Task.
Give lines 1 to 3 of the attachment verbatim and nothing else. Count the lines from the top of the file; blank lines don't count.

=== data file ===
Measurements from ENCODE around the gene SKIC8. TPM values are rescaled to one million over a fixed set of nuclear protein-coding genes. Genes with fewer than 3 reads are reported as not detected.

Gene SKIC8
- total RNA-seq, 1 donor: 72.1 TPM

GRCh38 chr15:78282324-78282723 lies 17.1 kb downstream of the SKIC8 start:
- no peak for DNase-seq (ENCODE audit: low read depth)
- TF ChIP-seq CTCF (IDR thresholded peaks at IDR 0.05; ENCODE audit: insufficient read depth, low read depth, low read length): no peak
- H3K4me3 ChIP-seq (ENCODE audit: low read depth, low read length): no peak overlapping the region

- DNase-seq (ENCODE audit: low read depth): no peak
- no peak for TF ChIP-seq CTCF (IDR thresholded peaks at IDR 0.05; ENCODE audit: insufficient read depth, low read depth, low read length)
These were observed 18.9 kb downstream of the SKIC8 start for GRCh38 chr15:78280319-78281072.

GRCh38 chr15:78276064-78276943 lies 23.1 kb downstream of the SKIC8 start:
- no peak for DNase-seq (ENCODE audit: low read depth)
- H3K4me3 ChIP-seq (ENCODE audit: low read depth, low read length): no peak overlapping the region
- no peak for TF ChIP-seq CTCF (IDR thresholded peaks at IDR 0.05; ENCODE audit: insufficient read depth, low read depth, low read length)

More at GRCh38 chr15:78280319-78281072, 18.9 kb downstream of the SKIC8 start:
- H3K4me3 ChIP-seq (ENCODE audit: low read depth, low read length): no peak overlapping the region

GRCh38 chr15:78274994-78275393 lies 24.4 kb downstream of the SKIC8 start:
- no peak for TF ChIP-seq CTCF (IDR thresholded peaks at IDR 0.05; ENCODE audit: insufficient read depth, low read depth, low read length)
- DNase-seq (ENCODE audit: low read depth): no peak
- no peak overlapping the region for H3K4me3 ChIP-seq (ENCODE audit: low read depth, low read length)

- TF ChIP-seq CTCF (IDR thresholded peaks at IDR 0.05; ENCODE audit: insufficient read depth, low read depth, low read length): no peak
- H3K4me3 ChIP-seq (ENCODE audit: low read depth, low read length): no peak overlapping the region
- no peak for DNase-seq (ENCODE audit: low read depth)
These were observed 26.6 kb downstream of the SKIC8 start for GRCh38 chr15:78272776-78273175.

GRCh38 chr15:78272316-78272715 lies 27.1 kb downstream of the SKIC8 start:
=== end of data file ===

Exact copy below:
Measurements from ENCODE around the gene SKIC8. TPM values are rescaled to one million over a fixed set of nuclear protein-coding genes. Genes with fewer than 3 reads are reported as not detected.

Gene SKIC8
- total RNA-seq, 1 donor: 72.1 TPM